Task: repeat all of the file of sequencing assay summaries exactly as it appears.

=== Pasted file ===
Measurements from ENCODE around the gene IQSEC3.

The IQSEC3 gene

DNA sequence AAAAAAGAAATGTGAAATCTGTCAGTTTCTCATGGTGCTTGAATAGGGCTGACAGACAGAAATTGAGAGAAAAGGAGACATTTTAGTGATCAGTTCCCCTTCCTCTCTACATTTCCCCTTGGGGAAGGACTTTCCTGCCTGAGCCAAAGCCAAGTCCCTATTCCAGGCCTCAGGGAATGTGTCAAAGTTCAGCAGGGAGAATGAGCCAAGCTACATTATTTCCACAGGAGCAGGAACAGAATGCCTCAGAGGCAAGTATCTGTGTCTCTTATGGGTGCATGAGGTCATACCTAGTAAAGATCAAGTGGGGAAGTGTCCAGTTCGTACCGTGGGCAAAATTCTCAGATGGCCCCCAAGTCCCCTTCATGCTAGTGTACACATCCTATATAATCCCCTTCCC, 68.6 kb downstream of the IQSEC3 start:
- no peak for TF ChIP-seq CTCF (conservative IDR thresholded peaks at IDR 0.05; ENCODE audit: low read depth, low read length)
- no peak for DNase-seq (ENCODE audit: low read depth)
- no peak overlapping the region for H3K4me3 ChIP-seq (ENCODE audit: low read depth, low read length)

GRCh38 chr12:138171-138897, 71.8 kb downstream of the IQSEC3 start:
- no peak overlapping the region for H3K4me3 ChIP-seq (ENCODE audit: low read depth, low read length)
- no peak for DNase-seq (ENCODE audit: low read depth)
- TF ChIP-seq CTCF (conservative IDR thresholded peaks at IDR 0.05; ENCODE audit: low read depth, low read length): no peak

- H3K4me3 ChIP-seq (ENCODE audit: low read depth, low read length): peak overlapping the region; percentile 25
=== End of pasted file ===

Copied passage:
Measurements from ENCODE around the gene IQSEC3.

The IQSEC3 gene

DNA sequence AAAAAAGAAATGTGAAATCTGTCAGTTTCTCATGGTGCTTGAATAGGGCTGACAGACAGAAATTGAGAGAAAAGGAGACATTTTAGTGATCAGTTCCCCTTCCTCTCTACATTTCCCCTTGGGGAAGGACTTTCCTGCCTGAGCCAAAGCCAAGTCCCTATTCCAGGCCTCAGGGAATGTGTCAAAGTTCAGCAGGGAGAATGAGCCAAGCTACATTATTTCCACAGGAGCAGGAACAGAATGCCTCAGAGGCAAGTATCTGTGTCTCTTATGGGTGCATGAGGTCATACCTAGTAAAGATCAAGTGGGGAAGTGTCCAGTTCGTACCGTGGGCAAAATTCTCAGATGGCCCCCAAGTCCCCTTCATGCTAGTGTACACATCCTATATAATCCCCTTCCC, 68.6 kb downstream of the IQSEC3 start:
- no peak for TF ChIP-seq CTCF (conservative IDR thresholded peaks at IDR 0.05; ENCODE audit: low read depth, low read length)
- no peak for DNase-seq (ENCODE audit: low read depth)
- no peak overlapping the region for H3K4me3 ChIP-seq (ENCODE audit: low read depth, low read length)

GRCh38 chr12:138171-138897, 71.8 kb downstream of the IQSEC3 start:
- no peak overlapping the region for H3K4me3 ChIP-seq (ENCODE audit: low read depth, low read length)
- no peak for DNase-seq (ENCODE audit: low read depth)
- TF ChIP-seq CTCF (conservative IDR thresholded peaks at IDR 0.05; ENCODE audit: low read depth, low read length): no peak

- H3K4me3 ChIP-seq (ENCODE audit: low read depth, low read length): peak overlapping the region; percentile 25